Intro Guatemala

Guatemala is one of the 10 worst countries in the world for working people

Guatemala has long been plagued by endemic violence against workers. Engaging in the most basic of trade union activities remained a matter of life and death, and the government failed to provide protection to trade unionists or to investigate and prosecute anti-union crimes. Employers were free to engage in union-busting practices, such as summary dismissals.

Murder of Doris Lisseth Aldana Calderon

On 4 October 2023, the 33-year-old mother of four, Doris Lisseth Aldana Calderón, was brutally murdered while travelling home from work in the banana producing region of Izabal, northern Guatemala. Doris was a leader of the Sindicato de Trabajadores Bananeros de Izabal (SITRABI), and a member of the union’s Women’s Committee. She was one of two trade union representatives at her workplace, Bandegua, a subsidiary of the global brand Del Monte. Her trade union colleague was dismissed in early September.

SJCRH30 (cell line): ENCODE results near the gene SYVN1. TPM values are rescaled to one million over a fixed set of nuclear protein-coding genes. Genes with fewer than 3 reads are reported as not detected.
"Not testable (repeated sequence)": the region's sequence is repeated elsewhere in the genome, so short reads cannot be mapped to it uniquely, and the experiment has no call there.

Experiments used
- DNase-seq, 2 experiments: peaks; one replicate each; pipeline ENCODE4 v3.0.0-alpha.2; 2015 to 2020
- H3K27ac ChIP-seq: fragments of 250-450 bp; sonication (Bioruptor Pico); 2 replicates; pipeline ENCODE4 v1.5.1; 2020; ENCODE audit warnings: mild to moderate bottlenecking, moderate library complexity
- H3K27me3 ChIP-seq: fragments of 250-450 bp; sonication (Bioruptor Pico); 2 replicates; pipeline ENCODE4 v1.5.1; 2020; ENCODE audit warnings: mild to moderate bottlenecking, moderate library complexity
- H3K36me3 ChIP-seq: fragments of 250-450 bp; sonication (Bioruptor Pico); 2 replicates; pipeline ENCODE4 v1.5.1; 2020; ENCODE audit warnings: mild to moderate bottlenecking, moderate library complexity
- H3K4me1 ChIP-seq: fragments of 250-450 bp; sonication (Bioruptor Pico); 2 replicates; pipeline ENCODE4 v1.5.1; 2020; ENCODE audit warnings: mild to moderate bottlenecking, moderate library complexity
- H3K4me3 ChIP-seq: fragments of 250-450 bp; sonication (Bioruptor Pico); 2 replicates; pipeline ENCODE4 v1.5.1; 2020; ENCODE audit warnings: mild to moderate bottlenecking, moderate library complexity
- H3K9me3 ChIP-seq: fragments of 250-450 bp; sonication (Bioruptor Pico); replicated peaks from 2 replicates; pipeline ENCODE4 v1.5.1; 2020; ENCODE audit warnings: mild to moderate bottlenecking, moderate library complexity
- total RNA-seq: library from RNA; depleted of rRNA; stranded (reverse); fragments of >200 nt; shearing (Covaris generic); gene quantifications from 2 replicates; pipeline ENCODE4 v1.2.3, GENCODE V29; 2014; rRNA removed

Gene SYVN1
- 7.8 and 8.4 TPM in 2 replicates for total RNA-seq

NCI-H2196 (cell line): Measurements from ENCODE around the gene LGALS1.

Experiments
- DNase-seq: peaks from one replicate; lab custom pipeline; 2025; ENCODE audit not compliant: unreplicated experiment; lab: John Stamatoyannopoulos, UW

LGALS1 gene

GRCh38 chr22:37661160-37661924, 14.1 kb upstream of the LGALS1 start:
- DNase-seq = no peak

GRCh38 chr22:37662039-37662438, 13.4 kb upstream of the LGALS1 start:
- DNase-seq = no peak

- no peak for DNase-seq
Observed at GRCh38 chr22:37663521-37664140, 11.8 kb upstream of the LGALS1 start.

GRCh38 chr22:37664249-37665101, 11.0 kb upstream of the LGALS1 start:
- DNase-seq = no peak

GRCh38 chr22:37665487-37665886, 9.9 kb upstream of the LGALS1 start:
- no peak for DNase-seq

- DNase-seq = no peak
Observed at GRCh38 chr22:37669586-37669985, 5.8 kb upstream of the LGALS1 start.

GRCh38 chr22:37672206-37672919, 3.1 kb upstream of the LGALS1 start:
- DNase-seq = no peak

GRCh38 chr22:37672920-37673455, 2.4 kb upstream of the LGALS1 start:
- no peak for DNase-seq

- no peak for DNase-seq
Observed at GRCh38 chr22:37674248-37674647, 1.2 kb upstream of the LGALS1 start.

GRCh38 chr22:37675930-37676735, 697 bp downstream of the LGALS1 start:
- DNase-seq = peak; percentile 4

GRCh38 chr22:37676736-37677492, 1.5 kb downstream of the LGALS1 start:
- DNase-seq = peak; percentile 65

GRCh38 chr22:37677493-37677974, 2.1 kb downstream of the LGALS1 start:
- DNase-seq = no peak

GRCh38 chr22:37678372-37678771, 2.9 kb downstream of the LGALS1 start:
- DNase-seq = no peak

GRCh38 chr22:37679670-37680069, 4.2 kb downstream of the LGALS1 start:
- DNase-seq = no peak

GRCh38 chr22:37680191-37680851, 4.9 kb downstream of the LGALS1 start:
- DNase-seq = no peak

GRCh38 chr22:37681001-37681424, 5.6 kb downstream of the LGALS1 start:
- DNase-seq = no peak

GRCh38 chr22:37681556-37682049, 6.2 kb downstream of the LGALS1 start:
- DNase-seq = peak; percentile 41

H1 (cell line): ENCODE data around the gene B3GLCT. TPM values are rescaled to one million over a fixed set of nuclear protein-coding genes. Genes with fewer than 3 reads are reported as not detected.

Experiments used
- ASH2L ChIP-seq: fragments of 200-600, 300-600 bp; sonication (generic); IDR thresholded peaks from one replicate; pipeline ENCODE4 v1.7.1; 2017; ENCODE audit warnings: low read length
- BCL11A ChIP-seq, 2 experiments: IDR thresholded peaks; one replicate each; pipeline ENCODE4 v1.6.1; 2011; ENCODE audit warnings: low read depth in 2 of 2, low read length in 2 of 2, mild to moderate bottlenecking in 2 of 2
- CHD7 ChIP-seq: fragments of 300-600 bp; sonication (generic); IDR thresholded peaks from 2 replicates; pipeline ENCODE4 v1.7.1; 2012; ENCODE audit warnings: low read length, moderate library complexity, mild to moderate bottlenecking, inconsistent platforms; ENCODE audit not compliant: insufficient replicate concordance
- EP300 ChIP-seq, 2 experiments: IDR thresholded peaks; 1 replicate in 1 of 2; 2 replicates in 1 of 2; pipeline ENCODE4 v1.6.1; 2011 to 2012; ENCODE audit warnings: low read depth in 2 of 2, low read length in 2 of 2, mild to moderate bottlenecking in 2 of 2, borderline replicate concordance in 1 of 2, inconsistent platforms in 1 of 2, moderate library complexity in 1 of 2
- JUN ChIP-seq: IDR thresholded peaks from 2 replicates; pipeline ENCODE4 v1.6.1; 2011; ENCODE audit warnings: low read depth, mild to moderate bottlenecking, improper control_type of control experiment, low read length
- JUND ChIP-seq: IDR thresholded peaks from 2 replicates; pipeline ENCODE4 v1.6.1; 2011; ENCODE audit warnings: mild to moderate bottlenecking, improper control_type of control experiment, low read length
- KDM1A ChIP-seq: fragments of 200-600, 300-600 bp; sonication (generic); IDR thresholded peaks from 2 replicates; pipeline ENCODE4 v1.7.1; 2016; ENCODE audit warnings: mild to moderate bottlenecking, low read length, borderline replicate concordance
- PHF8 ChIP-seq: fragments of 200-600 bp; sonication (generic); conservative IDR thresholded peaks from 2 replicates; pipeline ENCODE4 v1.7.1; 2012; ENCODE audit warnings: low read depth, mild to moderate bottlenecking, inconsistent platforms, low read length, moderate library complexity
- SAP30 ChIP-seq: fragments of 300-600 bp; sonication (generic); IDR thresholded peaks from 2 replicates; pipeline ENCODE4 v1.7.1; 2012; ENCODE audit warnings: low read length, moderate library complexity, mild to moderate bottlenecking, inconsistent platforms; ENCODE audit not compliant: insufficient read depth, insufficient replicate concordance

Credit: Johan ORDONEZ / AFP

May Day demonstrations took place in Guatemala where trade unions continue their work under threat of severe violence, abduction and murder.

Factory closed to deter union organising

In March 2023, workers at Industrial Hana, a garment factory operating as an Export Processing Zone (EPZ) company, formally established the trade union Sindicato de Trabajadores y Trabajadoras de la Empresa Industrial Hana (SITRIHANA) and moved to have it registered. A week later, brands in the Republic of Korea that outsourced to Industrial Hana hastily withdrew their production without any justification and, because of this, the employment contracts for 235 workers were suspended. This move was seen as an attempt to avoid collective bargaining and thereby allow companies to continue to exploit workers in non-unionised factories for low-cost production.

In August 2023, the Ministry of Labour organised a mediation between SITRIHANA and Industrial Hana to discuss the non-recognition of the trade union by the company, the illegal suspension of contracts, and the non-payment of wages and other benefits. No agreement could be reached. In October 2023, Industrial Hana declared bankruptcy and refused to pay wages and other benefits, worth approximately US$ 1.5m, owed to workers, who subsequently filed a lawsuit against the company.